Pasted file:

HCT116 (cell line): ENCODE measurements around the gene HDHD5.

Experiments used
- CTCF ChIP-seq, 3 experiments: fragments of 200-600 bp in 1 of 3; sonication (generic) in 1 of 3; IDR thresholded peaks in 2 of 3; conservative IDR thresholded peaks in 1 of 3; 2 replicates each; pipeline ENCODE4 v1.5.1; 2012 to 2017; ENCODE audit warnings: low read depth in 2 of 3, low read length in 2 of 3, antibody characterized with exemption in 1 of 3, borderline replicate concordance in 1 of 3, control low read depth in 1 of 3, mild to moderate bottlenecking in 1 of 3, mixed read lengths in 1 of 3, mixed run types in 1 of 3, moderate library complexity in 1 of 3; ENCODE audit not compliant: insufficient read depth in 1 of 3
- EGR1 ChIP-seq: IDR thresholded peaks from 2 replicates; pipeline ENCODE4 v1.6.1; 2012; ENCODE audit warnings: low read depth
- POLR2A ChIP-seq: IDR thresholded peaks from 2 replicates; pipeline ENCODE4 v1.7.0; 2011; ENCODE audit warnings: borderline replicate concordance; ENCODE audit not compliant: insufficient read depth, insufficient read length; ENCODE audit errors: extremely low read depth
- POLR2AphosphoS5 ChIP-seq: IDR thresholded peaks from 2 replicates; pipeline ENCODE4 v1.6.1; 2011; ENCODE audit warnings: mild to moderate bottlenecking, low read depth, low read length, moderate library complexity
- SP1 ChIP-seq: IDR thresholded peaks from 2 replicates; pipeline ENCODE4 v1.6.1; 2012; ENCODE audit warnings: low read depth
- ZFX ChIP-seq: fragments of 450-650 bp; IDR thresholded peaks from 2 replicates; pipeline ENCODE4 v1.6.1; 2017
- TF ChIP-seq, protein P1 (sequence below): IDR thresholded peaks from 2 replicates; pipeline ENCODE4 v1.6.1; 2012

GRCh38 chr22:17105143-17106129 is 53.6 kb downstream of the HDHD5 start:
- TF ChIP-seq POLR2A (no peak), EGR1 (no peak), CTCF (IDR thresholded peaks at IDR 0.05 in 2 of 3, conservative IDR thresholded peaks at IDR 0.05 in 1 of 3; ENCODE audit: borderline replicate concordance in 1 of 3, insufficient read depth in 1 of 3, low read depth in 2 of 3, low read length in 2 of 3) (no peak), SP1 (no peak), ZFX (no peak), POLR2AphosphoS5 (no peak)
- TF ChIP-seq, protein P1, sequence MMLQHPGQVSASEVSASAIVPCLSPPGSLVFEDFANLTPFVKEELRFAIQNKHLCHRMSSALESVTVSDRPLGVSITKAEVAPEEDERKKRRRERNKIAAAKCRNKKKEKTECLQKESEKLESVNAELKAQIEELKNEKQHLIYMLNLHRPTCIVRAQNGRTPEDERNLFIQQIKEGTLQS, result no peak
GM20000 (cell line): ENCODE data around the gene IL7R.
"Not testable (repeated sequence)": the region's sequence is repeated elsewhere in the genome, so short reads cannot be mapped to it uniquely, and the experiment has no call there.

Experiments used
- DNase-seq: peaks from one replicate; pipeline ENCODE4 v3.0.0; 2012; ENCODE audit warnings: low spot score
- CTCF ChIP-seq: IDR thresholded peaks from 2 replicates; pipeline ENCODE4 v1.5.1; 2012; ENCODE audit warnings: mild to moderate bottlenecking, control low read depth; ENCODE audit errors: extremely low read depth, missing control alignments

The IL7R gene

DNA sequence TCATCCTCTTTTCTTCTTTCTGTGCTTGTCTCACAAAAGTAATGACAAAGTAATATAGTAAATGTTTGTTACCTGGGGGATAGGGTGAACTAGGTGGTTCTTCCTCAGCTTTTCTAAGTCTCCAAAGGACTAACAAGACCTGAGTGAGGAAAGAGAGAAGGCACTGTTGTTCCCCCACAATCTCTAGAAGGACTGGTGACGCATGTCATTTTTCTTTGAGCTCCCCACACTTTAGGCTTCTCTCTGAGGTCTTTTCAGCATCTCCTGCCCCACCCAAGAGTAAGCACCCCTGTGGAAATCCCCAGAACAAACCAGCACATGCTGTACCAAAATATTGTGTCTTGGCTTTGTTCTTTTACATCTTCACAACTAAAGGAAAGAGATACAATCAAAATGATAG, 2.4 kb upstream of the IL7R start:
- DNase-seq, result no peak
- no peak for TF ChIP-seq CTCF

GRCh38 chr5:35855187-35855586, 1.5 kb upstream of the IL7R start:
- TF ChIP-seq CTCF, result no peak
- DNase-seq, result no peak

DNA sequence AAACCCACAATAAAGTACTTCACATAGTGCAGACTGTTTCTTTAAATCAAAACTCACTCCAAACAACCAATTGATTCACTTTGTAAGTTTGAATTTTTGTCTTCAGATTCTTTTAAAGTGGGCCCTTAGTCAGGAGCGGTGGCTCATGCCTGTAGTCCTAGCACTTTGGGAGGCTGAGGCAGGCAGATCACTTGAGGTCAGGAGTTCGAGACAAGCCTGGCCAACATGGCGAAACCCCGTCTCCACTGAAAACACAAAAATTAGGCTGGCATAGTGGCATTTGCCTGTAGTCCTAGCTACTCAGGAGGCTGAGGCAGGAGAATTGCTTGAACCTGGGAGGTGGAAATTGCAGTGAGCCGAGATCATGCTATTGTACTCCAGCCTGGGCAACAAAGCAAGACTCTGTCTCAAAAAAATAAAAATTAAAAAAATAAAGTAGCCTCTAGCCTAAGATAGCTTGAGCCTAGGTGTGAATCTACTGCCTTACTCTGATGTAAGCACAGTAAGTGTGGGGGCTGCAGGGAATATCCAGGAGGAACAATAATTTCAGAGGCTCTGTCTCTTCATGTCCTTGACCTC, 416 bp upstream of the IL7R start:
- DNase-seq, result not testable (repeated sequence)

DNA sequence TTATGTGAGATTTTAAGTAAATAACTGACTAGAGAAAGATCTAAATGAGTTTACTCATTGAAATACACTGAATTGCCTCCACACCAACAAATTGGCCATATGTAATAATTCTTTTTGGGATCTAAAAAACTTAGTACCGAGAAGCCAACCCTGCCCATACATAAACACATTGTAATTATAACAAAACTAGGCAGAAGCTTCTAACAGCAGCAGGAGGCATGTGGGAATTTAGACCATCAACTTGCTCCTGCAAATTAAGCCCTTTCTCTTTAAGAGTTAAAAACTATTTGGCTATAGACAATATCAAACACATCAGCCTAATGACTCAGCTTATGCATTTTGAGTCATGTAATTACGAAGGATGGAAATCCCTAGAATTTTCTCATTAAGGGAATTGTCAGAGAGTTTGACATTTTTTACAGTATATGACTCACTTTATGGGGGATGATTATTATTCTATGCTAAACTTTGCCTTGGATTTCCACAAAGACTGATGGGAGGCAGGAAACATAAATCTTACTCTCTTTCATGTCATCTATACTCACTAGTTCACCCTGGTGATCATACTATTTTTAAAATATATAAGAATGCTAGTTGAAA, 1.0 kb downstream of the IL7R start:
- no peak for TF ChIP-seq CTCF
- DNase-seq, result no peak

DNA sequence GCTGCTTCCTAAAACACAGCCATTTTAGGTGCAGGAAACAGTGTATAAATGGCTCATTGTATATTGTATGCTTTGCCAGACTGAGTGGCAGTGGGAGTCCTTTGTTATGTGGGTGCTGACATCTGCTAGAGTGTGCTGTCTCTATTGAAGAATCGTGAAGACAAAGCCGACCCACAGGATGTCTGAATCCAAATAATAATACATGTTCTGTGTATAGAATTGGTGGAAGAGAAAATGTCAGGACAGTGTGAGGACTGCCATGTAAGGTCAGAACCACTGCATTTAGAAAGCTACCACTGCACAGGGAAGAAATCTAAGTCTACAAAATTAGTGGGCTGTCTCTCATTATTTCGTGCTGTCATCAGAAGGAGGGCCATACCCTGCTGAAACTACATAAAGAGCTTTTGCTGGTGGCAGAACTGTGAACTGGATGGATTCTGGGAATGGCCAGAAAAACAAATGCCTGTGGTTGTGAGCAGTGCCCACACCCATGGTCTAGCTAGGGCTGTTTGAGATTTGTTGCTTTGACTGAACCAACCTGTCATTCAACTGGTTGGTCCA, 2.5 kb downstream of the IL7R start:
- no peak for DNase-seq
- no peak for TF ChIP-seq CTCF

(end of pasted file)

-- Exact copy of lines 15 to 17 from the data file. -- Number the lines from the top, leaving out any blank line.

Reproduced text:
Experiments used
- DNase-seq: peaks from one replicate; pipeline ENCODE4 v3.0.0; 2012; ENCODE audit warnings: low spot score
- CTCF ChIP-seq: IDR thresholded peaks from 2 replicates; pipeline ENCODE4 v1.5.1; 2012; ENCODE audit warnings: mild to moderate bottlenecking, control low read depth; ENCODE audit errors: extremely low read depth, missing control alignments